4. a leading actor or actress or other well-known performer eg in sport etc. a film/television star; a football star; (also adjective) She has had many star rôles in films.
verbpast tense, past participle starred
1. to play a leading role in a play, film etc. She has starred in two recent films.
2. (of a film etc) to have (a certain actor etc) as its leading performer. The film starred Elvis Presley.
ˈstardom noun
the state of being a famous performer. to achieve stardom.
ˈstarry adjective
full of or shining like stars. a starry night; starry eyes.
ˈstarfish noun
a type of small sea creature with five points as arms.

ˈstarfruit

a juicy, yellow, oblong, tropical fruit, which, when cut across, is start-shaped.
ˈstarlight noun
the light from the stars.
ˈstarlit adjective
bright with stars. a starlit night.
star turn
the most successful or spectacular performance or item (in a show etc). The acrobats were the star turn of the evening.
see stars
to see flashes of light as a result of a hard blow on the head.
thank one's lucky stars
to be grateful for one's good luck.
Kernerman English Multilingual Dictionary © 2006-2013 K Dictionaries Ltd.
References in classic literature ?
Anne had a brighter face, and bigger, starrier eyes, and more delicate features than the other; even shy, unobservant Matthew had learned to take note of these things; but the difference that disturbed him did not consist in any of these respects.
WE MAKE no apology for featuring yet more pictures from Wimbledon, after all this year's tournament has been starrier than the Milky Way with A-listers jostling for position courtside.
Among the starrier films debuting at the festival on the French Riviera will be Quentin Tarantino's 1969 Los Angeles tale "Once Upon a Time in Hollywood" and the Elton John biopic "Rocketman."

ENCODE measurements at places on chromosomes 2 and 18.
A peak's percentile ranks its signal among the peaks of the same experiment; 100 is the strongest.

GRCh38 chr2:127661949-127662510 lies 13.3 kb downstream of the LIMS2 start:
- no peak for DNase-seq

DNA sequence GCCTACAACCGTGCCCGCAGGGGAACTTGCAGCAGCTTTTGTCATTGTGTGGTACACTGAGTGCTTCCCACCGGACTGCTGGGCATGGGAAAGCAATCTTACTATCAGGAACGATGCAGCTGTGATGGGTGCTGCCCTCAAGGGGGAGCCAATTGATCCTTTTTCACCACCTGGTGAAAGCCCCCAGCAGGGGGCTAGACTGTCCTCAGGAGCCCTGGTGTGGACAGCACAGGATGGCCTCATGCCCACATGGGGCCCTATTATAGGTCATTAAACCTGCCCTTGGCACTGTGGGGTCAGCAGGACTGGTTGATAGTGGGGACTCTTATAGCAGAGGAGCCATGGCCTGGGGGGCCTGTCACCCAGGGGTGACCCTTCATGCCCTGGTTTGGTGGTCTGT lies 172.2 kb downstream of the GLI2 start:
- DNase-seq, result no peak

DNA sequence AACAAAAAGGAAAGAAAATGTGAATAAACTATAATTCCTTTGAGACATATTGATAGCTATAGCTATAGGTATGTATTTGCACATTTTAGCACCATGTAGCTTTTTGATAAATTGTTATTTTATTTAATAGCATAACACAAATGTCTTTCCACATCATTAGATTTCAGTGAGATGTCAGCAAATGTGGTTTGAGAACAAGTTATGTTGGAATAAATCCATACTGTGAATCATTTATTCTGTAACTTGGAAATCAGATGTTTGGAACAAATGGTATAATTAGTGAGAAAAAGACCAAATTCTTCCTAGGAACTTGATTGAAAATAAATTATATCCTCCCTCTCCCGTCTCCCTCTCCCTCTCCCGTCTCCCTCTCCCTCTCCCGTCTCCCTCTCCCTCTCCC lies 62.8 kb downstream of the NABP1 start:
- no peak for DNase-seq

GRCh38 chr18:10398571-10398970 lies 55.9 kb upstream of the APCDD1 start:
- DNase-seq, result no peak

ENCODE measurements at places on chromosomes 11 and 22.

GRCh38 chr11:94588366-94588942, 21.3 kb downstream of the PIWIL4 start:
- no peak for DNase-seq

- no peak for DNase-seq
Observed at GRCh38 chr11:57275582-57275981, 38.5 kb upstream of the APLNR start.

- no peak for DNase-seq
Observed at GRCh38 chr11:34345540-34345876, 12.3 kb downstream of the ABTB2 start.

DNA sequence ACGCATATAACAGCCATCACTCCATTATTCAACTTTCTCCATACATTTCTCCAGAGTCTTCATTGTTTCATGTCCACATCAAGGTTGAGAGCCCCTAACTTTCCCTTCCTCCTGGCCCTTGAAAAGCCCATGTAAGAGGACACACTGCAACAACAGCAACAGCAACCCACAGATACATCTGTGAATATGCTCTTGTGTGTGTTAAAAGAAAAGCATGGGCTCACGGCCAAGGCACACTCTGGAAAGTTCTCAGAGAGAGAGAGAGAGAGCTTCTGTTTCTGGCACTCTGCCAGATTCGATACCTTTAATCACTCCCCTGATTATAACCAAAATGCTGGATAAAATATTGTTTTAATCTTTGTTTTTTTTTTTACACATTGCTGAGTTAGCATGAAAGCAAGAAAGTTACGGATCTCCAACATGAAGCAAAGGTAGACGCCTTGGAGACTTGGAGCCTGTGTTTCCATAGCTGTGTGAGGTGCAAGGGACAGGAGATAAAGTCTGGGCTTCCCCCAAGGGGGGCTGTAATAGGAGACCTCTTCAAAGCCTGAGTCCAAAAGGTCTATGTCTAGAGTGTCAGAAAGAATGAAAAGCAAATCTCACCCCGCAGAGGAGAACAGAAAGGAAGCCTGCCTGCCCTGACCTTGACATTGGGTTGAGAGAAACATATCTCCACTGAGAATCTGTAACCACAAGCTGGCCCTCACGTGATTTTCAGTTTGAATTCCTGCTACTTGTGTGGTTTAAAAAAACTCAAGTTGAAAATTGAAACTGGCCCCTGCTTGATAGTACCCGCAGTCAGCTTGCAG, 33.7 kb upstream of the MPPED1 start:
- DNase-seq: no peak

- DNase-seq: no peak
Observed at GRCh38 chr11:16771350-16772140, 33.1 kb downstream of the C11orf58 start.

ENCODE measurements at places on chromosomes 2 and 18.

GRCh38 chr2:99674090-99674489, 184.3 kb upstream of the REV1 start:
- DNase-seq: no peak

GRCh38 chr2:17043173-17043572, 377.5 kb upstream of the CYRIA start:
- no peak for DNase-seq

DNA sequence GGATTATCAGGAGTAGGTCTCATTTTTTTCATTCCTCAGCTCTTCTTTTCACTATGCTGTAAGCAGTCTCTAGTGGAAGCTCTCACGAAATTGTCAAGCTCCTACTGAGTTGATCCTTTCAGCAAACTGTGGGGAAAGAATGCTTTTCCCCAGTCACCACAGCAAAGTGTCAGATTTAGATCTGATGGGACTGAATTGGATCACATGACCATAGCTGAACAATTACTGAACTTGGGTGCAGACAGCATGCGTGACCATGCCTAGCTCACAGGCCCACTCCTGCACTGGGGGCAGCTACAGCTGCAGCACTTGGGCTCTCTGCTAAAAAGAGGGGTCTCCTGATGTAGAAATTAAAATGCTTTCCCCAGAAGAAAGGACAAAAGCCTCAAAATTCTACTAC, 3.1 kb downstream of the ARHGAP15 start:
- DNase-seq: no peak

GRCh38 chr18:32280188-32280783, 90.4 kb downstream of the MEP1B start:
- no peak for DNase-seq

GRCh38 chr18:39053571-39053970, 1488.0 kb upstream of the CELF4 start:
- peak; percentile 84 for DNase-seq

Only a clutch of starrier names, Neymar and Kylian Mbappe among them, had more in Ligue 1, and Sala had also grabbed Nantes's first hat-trick in more than a decade.
But there's also valuable feedback with suggestions for improvement from a panel of judges, which is starrier for 2018.
These hard-working company members are its bedrock, filling out the roster around starrier 'guests'.
Murder on the Orient Express (1974) (ITV3, 10.10am) With the Kenneth Branagh version of Agatha Christie's famous whodunit currently in cinemas, now is a good time to revisit the superior and even starrier 1974 version.
New editions by Chakaia Booker, Carmon Colangelo, Will Cotton, Inka Essenhigh, Mark Fox, Luis Gispert, Josephine Halvorson, Eddie Martinez, Jason Middlebrook, Toyin Ojih Odutola, Kelly Reemtsen, Damian Starrier, Chuck Webster, Matthew Weinstein, Craig Zammiello, and others
3 OCEAN'S 11 (2001) STARRIER than a celebrity wedding at Jodrell Bank, this remake of The Ratpack's classic 1960 heist movie saw Damon team up with the likes of George Clooney, Brad Pitt and Julia Roberts to raid three Las Vegas casinos.
"I love darkness," says the Gordon Willis fan, who deliberately underexposed much of the Alexa-shot "Evolution," adding grain in post to approximate the look he and Hadzihalilovic had achieved on her equally creepy 16mm short, "Nectar." Dacosse's upcoming projects include Helene Hegemann's "Axolotl Blockbuster," set in dark Berlin clubs, and Nicolas Boukhrief's starrier "The Confession."
While celebrity-filled front rows are par for the course, traditionally none is starrier than Burberry's.